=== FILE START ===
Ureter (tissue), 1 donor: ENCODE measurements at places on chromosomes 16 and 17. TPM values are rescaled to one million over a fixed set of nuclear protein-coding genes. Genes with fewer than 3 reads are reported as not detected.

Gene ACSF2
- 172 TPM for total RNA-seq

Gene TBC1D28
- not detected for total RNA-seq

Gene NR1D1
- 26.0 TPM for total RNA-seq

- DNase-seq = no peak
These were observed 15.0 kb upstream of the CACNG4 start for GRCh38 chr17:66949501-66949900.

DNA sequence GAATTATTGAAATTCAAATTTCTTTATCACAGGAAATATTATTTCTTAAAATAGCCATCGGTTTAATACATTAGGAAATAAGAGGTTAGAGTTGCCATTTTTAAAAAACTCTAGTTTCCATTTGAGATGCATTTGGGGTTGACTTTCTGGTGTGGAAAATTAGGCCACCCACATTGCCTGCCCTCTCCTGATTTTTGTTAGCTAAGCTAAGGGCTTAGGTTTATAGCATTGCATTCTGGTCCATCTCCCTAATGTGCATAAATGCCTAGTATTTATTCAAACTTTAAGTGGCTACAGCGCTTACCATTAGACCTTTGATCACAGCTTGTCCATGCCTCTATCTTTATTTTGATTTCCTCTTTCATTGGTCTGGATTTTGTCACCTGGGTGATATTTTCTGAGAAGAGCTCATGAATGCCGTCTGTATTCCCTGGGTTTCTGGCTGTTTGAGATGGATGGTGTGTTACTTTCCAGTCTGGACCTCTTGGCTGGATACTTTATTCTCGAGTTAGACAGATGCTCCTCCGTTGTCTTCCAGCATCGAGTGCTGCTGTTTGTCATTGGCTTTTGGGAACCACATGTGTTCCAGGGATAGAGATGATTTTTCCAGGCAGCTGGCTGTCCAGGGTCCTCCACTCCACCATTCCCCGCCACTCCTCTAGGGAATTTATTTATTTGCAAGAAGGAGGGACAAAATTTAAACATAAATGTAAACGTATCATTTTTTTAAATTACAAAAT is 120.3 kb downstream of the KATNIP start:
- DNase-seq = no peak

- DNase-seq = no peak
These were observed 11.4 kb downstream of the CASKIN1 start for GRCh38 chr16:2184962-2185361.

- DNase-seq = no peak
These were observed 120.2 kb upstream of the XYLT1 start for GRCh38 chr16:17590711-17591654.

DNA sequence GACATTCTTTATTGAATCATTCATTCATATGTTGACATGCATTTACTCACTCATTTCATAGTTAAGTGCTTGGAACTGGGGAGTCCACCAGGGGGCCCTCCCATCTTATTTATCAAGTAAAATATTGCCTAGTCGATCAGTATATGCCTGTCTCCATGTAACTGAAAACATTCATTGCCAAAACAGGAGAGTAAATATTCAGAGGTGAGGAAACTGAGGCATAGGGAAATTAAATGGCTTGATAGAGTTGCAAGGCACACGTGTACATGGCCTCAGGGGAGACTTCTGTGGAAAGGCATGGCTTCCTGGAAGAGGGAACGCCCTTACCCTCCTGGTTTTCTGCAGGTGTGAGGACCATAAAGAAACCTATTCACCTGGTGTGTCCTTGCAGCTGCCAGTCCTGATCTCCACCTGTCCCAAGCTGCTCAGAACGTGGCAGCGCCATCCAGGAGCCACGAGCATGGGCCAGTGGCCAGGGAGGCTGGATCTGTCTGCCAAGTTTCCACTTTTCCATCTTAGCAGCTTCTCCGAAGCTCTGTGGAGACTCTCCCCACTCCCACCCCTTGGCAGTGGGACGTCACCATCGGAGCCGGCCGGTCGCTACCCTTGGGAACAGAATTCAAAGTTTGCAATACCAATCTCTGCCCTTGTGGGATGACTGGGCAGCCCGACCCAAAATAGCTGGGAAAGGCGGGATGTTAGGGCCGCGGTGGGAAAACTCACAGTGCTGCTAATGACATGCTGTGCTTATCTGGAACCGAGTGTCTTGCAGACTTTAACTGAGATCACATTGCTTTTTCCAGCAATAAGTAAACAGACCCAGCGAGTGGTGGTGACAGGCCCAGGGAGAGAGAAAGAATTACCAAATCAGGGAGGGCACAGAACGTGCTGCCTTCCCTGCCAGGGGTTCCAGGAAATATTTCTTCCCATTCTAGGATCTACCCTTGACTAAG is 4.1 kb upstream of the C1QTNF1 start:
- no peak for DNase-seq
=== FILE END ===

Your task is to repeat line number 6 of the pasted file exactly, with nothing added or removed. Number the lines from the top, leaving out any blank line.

Gene NR1D1